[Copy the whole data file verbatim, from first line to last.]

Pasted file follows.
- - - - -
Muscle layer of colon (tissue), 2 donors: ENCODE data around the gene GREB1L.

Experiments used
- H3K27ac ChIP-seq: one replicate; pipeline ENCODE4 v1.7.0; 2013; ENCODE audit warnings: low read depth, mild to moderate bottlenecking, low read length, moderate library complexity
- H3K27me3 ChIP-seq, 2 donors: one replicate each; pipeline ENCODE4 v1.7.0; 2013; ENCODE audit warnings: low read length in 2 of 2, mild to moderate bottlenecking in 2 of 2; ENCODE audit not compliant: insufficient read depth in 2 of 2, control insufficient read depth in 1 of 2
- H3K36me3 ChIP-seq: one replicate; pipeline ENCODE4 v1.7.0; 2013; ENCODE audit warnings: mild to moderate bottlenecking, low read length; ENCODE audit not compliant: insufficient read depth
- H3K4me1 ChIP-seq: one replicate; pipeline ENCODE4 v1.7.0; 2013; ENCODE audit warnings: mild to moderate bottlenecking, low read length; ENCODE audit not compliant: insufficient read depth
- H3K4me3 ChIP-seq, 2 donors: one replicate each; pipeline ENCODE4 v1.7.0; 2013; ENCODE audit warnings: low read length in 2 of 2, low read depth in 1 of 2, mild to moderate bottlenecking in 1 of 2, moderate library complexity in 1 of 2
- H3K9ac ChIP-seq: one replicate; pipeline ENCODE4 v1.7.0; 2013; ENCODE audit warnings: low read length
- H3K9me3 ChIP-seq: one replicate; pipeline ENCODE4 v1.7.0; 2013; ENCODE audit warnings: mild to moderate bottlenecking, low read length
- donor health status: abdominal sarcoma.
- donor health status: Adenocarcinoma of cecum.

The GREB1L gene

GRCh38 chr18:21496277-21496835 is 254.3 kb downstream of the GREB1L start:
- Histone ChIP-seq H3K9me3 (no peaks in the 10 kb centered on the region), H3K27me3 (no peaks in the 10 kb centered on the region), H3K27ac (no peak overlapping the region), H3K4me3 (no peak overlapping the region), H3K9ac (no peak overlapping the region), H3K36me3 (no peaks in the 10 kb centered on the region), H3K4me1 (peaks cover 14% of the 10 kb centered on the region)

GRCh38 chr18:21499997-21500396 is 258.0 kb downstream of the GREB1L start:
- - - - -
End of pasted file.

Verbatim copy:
Muscle layer of colon (tissue), 2 donors: ENCODE data around the gene GREB1L.

Experiments used
- H3K27ac ChIP-seq: one replicate; pipeline ENCODE4 v1.7.0; 2013; ENCODE audit warnings: low read depth, mild to moderate bottlenecking, low read length, moderate library complexity
- H3K27me3 ChIP-seq, 2 donors: one replicate each; pipeline ENCODE4 v1.7.0; 2013; ENCODE audit warnings: low read length in 2 of 2, mild to moderate bottlenecking in 2 of 2; ENCODE audit not compliant: insufficient read depth in 2 of 2, control insufficient read depth in 1 of 2
- H3K36me3 ChIP-seq: one replicate; pipeline ENCODE4 v1.7.0; 2013; ENCODE audit warnings: mild to moderate bottlenecking, low read length; ENCODE audit not compliant: insufficient read depth
- H3K4me1 ChIP-seq: one replicate; pipeline ENCODE4 v1.7.0; 2013; ENCODE audit warnings: mild to moderate bottlenecking, low read length; ENCODE audit not compliant: insufficient read depth
- H3K4me3 ChIP-seq, 2 donors: one replicate each; pipeline ENCODE4 v1.7.0; 2013; ENCODE audit warnings: low read length in 2 of 2, low read depth in 1 of 2, mild to moderate bottlenecking in 1 of 2, moderate library complexity in 1 of 2
- H3K9ac ChIP-seq: one replicate; pipeline ENCODE4 v1.7.0; 2013; ENCODE audit warnings: low read length
- H3K9me3 ChIP-seq: one replicate; pipeline ENCODE4 v1.7.0; 2013; ENCODE audit warnings: mild to moderate bottlenecking, low read length
- donor health status: abdominal sarcoma.
- donor health status: Adenocarcinoma of cecum.

The GREB1L gene

GRCh38 chr18:21496277-21496835 is 254.3 kb downstream of the GREB1L start:
- Histone ChIP-seq H3K9me3 (no peaks in the 10 kb centered on the region), H3K27me3 (no peaks in the 10 kb centered on the region), H3K27ac (no peak overlapping the region), H3K4me3 (no peak overlapping the region), H3K9ac (no peak overlapping the region), H3K36me3 (no peaks in the 10 kb centered on the region), H3K4me1 (peaks cover 14% of the 10 kb centered on the region)

GRCh38 chr18:21499997-21500396 is 258.0 kb downstream of the GREB1L start: